We are back with another installment of our Parenting in the Pandemic series, gearing up for back to school in the midst of a global health crisis. Check out the first post we did here. This week I am joined by High School Principal Cara Tait-Fanor, of Williamsburg HS of Arts & Technology in Brooklyn, New York. Fun fact: Cara and I went to junior high school together at Mark Twain for the Gifted & Talented and she is a dear friend of mine. I am honored she took the time to sit down and speak with me on today’s topic.
I wanted to thank you for all the positive feedback shown to the first post! It truly means a lot that the information I am gathering has been helpful. I took the comment I received above to speak to Cara and get her insights into the “learning pods” and how they can possibly work for OUR community. Let’s get into it!
If you don’t know what a learning pod is, it’s basically a cooperative of parents getting together a group of students usually 3-10 and paying a teacher or tutor to come and teach them privately. The pods take place at a specified home or can be rotated each week amongst the group. I referenced articles in USA Today and The New York Times. I’ve linked them so you all can read up about them and get more information. These pods can cost upwards of $100,000, I wanted to speak to Cara on how WE can tap into this kind of model for our children.
Cara suggested that first, we need to find a few like-minded people in our own personal tribes to get this started. I, unfortunately, do not have a close relationship with my neighbors, I am just a “hello” at the bus stop kind of parent. She then suggested finding a recent college graduate with a major in Education who may be at home looking for work, or a retired teacher that can spare a few days a week to teach. This is a time where we can take control of the curriculum that is taught to our children. We can schedule in time for African Studies, real Black History, and more. A concentrated learning pod of five students will offer more cooperative learning than the remote model that is being offered in many districts for the upcoming school year.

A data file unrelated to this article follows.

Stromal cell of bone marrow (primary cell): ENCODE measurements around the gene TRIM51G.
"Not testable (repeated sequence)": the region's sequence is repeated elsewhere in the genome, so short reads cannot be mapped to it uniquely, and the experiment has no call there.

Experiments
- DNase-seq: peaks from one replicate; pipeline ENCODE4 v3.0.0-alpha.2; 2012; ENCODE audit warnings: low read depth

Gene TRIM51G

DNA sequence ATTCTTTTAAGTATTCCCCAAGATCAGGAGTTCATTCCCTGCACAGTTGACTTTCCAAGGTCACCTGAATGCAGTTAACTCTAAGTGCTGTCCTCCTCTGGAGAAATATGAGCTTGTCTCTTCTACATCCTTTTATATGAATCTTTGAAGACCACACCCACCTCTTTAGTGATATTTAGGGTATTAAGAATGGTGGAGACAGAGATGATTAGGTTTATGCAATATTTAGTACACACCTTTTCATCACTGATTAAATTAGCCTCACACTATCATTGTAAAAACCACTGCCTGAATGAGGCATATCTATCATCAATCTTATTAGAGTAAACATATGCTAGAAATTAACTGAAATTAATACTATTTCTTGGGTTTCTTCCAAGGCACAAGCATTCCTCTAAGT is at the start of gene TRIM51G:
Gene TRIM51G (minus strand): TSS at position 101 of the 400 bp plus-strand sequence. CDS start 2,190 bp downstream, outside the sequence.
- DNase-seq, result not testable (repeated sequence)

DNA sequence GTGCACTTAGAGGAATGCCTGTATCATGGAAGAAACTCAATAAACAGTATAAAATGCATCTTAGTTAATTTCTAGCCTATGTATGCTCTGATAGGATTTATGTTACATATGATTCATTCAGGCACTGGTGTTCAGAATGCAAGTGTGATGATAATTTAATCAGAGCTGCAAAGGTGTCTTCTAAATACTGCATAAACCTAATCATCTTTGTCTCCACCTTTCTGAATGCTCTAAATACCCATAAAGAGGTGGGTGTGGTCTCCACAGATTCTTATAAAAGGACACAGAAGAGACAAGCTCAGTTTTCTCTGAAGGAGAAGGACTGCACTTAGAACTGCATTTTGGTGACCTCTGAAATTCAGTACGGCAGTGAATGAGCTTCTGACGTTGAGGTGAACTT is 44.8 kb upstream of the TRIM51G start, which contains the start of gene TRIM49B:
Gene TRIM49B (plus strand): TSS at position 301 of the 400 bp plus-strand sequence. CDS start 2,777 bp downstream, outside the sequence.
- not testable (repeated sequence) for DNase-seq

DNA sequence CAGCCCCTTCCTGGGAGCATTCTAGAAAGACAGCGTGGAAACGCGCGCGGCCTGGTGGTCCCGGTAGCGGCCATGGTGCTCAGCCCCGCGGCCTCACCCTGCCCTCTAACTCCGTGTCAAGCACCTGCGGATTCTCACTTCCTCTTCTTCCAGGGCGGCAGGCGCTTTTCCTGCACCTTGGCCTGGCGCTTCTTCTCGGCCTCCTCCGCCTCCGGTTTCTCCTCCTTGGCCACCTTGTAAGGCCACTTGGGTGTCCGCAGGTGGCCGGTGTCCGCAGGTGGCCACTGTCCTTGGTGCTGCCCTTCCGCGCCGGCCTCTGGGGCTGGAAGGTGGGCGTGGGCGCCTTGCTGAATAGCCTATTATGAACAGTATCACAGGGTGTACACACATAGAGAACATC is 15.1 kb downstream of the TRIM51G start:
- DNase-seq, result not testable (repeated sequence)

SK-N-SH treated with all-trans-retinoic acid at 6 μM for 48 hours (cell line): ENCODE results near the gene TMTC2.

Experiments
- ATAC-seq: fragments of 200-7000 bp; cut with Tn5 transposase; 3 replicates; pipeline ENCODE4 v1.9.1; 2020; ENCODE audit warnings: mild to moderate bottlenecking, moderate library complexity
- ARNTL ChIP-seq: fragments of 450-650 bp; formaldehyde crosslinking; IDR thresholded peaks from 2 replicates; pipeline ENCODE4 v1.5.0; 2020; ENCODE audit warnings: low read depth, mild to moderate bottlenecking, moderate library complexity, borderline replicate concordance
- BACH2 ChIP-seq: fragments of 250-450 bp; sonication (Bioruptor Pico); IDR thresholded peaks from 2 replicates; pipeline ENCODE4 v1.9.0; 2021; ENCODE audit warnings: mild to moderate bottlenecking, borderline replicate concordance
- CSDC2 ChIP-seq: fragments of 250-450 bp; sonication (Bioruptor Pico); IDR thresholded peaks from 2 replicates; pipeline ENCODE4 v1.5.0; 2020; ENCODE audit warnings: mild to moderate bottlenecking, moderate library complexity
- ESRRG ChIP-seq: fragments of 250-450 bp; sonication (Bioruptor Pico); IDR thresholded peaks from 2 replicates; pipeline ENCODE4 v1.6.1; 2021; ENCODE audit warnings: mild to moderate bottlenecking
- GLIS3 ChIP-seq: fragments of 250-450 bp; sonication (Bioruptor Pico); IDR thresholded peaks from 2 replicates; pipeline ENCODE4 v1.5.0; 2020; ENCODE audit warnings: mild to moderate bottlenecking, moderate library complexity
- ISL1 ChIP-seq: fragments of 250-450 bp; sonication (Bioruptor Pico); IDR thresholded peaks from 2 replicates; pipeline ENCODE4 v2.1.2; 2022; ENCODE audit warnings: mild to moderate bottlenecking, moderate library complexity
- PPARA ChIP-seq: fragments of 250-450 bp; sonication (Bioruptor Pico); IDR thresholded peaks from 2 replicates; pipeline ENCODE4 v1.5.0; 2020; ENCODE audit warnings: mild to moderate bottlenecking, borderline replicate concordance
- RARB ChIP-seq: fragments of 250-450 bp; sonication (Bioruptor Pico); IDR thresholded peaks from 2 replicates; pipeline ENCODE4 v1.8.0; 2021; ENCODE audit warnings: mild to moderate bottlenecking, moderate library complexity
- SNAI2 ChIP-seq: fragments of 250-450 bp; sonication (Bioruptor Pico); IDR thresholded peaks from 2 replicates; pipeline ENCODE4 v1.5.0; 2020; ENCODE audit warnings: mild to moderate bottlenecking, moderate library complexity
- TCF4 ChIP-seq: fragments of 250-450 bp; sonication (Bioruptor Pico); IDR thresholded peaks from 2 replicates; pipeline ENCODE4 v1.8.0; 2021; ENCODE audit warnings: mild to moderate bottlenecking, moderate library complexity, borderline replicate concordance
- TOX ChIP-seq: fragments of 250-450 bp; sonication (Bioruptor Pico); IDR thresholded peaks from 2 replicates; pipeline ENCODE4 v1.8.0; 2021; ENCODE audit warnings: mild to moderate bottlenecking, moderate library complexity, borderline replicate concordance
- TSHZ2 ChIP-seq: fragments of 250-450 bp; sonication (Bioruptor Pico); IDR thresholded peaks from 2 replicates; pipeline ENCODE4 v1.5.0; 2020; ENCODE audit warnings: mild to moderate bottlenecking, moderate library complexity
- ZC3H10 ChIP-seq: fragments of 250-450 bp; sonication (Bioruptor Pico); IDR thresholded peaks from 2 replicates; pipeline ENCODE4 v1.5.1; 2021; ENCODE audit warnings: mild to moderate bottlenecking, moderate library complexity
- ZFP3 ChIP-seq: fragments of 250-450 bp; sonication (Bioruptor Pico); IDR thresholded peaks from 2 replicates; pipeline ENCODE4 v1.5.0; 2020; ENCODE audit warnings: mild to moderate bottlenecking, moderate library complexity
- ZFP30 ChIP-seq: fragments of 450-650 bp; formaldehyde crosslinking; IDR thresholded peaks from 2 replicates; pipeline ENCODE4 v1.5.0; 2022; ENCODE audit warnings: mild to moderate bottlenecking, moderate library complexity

Learning pods can also be an extra-curricular activity in conjunction with the school model you have chosen. Caleb and Joshua attended a virtual basketball camp hosted by the Knicks for five weeks this summer. Maybe you want to enrich your child’s music, art, or athletic skills outside of what is being offered remotely with your school. A concentrated pod after-school for these subjects will be more cost-effective than completely immersing your child in a learning pod for all subjects! If COVID has taught us anything, it’s the fact that we can now reimagine how many things we were doing before can be done remotely. School is one of those things, the model for school hasn’t changed in years. Just food for thought, I always encourage you to do more research on your own!
Cara is entering her ninth year as a High School Principal and she is preparing cautiously as New York City will allow for some in-person instruction. She is planning in order to maximize social distancing and safety. For her school, this looks like reimagining the program in order to reduce or eliminate the passing periods that you see in a traditional high school experience. They will also utilize their largest spaces and think about how to use outdoor spaces when possible.
If you are sending your kids back to school, she suggests communicating with your child’s individual school to ask about protocols for safety and
cleanliness. It is important to ask about the procedures for arrival and departure, bathroom usage, as well as lunchtime. This is also the time to practice with your young persons around mask-wearing and washing hands. Many of us have worn masks to go out for short periods of time, but